Category Archives: Uncategorized

Copenhagen Zoo

Early last week the Copenhagen Zoo announced to the public that they euthanized four of their lions: two adults and two cubs.  The reason they provided to the public was that they were receiving a new male lion that would disrupt the rest of the pride, and that killing the four lions would allow for a more “natural” transition.  They issued a statement saying that it was favourable to keep two of their young female cubs and find a suitable male cub, rather than keeping the pride the way it was.  The zoo said that they had attempted to find a new home for the lions but that no one was willing to take them.

Here is a photo of one of the female cubs they are hoping will mate:

The outrage from the public has been tremendous, and this is not the first time in recent history the zoo has been a point of controversy. Earlier in March, the Copenhagen Zoo killed one of their giraffes then dissected it and fed it to their lions – all in front of school children.  This giraffe, named Marius, was in apparent healthy condition and two other zoos offered to take him in.  The Copenhagen Zoo refused to let him go, and opted to euthanize him instead.

This week in class we discussed Birk Johar’s article How to Save Your Brand in the Face of Crisis, which included a flow chart called “Crisis Communication Network/Decision Making Tree”.  When I follow this flow chart for the Copenhagen Crisis it tells me that I should reduce the perception of brand responsibility and intentionality, and of repeat occurrence. It then tells me that my recommended communication options are: “come clean”, “polish the halo”, “not just me”, and “inoculation”.

In this particular crisis I would chose the “come clean” approach, which means that the brand should accept responsibility and apologize.  They should make it clear that this will not happen again and that they will actively try to prevent it from re-occurring.

The Copenhagen Zoo should first apologize and admit that they could have done more to prevent the untimely deaths of these animals.  They could then provide all of the facts that they used during the decision making process, and become completely transparent. They should consider investing money into a campaign or project that would allow these animals to be transferred to another home.  They could also fire their CEO or someone who is higher up on the chain-of-command.



McDonald’s: Wage Theft

Protests have been breaking out in McDonald’s restaurants all over the United States over issues regarding owed overtime wages.  More than 20 protests have taken place in over 30 United States cities, mostly in New York, California, and Michigan.  McDonald’s is currently facing multiple class-action lawsuits over wage theft.  These lawsuits state that employees are being forced to work through breaks, or off the clock.  There is evidence that some workers are being paid lower than the hourly federal minimum set by the state.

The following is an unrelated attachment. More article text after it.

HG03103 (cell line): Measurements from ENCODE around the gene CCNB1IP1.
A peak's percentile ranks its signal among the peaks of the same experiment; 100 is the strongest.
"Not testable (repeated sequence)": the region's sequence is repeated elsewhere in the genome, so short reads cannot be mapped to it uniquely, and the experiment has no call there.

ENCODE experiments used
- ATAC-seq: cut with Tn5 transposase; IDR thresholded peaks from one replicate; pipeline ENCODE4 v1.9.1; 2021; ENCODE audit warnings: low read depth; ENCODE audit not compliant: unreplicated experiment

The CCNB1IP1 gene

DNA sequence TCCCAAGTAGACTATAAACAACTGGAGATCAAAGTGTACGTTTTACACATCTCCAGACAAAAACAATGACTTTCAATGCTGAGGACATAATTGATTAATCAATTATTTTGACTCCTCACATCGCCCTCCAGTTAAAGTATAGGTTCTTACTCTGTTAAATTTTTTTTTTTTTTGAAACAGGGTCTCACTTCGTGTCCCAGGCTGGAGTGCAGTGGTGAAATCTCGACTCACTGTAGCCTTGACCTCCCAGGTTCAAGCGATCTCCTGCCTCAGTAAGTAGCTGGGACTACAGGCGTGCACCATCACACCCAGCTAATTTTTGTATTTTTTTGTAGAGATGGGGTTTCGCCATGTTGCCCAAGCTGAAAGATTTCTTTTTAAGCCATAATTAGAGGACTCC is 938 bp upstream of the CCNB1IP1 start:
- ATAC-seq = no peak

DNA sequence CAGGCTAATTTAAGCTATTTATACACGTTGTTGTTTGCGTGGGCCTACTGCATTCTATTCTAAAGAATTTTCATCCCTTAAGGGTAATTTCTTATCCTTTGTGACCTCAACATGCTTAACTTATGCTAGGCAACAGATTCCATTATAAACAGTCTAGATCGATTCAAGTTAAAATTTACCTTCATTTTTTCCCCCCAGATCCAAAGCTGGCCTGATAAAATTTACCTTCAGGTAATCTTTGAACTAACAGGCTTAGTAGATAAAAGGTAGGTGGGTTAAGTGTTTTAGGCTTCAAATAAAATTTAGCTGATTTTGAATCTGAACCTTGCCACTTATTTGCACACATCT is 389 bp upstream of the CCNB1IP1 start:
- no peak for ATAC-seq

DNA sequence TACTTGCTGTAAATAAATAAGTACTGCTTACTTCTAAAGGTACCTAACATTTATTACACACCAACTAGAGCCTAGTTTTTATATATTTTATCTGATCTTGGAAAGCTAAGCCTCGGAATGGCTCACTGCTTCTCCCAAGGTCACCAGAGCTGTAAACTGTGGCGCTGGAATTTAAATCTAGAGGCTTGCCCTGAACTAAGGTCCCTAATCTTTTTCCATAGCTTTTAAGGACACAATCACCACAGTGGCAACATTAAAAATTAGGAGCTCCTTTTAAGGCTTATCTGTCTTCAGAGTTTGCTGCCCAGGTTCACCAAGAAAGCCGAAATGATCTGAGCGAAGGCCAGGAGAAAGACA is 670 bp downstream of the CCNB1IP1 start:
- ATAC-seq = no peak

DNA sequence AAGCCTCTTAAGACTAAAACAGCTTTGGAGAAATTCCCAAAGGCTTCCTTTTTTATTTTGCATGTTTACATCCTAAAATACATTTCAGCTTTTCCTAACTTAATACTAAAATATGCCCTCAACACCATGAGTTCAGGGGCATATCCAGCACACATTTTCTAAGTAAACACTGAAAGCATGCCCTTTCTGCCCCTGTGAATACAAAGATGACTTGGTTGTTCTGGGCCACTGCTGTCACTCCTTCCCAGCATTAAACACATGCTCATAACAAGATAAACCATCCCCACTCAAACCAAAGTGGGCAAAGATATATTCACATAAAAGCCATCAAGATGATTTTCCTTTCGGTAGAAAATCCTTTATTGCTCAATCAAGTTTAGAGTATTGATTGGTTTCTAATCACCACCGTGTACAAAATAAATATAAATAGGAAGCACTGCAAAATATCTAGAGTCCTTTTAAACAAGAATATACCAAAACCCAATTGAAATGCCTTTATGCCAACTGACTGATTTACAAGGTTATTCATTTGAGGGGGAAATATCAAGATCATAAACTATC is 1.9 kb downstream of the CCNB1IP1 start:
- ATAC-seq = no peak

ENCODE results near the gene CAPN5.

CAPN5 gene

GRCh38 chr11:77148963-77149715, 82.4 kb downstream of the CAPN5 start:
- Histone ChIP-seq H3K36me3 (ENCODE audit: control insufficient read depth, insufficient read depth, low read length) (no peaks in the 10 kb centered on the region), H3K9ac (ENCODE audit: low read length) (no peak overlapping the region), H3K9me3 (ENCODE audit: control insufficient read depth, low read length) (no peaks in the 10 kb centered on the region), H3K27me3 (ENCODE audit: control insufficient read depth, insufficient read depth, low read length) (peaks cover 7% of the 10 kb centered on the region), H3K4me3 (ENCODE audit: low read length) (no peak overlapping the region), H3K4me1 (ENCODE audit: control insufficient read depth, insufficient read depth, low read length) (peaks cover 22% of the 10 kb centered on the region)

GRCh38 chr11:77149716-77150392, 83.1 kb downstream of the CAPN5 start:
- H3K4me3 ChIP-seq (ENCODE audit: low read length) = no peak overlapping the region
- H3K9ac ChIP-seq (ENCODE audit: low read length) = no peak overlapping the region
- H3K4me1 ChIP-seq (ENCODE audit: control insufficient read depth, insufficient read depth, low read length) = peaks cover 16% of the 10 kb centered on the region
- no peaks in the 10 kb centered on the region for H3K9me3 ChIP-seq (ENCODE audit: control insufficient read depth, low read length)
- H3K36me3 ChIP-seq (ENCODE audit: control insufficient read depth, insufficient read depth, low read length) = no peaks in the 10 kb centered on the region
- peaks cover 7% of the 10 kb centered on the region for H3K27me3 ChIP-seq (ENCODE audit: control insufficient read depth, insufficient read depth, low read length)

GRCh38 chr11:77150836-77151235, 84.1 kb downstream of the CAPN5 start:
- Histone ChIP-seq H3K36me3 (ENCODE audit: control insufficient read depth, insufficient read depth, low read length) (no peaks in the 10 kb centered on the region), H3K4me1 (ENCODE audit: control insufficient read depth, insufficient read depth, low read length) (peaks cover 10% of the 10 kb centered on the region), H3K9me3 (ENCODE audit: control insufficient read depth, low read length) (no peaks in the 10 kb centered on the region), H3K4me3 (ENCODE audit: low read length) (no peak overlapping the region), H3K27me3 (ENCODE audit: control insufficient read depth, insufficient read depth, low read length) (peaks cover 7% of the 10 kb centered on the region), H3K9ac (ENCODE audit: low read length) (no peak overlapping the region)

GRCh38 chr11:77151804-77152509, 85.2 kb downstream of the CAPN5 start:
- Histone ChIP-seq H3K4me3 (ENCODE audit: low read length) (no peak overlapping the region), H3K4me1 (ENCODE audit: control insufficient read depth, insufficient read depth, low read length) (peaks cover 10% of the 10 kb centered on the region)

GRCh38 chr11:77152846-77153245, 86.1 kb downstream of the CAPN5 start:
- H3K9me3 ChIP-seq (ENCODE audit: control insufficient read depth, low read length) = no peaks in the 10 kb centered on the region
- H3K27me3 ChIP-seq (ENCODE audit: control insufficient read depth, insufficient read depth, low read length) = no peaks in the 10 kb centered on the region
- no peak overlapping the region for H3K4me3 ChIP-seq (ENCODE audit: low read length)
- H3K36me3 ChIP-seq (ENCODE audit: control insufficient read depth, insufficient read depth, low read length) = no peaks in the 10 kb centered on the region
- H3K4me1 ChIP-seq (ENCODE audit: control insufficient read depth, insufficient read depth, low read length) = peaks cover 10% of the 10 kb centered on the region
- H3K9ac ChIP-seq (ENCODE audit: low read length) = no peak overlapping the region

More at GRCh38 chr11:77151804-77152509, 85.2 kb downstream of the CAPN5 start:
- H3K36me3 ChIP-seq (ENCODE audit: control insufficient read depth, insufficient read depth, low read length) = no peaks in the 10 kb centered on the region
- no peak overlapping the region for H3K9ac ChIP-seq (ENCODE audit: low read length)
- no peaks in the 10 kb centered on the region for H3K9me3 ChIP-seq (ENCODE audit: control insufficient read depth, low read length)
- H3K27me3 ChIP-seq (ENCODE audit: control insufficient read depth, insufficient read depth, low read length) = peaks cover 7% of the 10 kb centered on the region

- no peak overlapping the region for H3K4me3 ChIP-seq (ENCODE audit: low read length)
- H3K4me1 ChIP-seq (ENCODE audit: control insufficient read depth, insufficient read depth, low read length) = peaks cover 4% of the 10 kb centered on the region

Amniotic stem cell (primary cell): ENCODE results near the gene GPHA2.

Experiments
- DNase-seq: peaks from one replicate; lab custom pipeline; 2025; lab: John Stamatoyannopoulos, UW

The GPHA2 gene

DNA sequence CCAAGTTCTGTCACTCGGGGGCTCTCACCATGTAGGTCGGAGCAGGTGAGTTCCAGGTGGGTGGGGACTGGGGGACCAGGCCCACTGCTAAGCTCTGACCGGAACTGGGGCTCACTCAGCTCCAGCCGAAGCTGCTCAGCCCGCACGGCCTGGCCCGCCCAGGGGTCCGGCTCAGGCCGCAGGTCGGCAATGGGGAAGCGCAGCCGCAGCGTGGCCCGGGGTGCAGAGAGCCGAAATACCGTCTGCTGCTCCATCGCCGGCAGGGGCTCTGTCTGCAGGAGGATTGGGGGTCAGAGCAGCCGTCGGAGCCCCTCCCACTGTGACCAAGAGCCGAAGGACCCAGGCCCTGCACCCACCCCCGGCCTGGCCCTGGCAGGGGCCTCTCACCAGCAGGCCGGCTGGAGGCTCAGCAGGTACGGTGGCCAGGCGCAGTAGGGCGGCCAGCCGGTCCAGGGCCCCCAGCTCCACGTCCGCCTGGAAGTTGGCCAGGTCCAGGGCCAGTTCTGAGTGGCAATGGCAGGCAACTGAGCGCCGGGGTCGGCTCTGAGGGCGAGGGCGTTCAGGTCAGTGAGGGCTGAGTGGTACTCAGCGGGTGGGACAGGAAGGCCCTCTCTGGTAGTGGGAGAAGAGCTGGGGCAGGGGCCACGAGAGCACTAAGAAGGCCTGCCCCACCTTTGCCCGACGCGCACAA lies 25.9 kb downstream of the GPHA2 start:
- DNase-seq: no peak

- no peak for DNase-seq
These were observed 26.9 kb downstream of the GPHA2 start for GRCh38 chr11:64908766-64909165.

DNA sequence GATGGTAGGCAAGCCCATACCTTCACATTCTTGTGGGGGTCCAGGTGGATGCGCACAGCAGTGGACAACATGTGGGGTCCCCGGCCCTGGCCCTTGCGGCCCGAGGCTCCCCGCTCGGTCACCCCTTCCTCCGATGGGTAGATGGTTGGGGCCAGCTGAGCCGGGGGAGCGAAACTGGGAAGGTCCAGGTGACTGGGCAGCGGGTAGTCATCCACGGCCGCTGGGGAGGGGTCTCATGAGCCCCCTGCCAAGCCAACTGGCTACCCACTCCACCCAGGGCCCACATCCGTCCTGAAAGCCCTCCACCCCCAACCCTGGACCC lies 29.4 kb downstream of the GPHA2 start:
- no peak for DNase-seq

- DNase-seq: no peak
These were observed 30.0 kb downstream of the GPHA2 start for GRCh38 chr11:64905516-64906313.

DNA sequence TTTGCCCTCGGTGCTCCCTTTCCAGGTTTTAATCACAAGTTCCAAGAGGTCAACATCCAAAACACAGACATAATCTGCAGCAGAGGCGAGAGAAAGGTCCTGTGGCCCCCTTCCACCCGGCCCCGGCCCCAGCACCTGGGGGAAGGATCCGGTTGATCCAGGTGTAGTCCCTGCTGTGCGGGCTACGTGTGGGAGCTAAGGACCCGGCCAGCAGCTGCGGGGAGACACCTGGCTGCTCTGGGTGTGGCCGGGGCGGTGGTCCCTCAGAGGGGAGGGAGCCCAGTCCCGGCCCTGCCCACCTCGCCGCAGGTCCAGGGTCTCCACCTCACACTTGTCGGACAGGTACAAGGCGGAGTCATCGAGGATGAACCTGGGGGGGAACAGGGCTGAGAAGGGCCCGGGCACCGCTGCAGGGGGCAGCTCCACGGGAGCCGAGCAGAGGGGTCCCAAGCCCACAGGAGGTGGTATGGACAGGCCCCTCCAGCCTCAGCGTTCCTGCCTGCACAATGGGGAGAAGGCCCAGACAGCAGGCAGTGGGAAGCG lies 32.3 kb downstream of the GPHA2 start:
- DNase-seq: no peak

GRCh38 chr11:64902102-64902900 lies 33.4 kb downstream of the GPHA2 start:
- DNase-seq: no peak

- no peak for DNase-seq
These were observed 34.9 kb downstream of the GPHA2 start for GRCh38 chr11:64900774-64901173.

Earlier this week one owner of McDonald’s franchises, Cisneros, entered a settlement of $500, 000 after requiring employers to launder their uniforms without paying them to do so.   Employees decided to take action because of the news of this settlement. The McDonald’s protests encouraged a larger group of employees from other fast-food chains to share their troubles with wage theft.

With these protests comes the news of the creation of an anonymous hotline where fast-food employees can report theft of their pay or abuse from their employers.   McDonald’s has responded to these protests by stating that they will investigate these allegations.

Here is a photo of the protest in New York:

Although allegations of fraud and theft are coming from employees of many different fast-food chains, McDonald’s is definitely in a state of crisis.

It has been one week since this crisis and McDonald’s has yet to officially respond to the protests or the allegations, and that is their first huge mistake.  According to Zaremba, the foundation of crisis communication includes avoiding denial and admitting the wrongdoing. Although some of these cases involve specific franchise owners, not the company as a whole, McDonald’s is still responsible for their employees’ wellbeing and should take a more active role in the recovery of their wages.

As you can see from the above photo of the protest, protestors have taken McDonald’s slogan “I’m Lovin’ It” and created signs that say: “Labour Abuse, Not Lovin’ It”.  This is an example of advertising turned against a company in the form of a “meme”.

I think that McDonald’s should create a media kit that addresses the allegations and admits that some fraudulent behaviour has occurred. They should detail a full plan on how to ensure that their franchises are regulated.  They should also plan to give money back to their employees and create a strong workplace where everyone is valued.


Zaremba, Alan Jay. Crisis Communication: Theory and Practice. Armonk, NY: M.E. Sharpe, 2010. Print.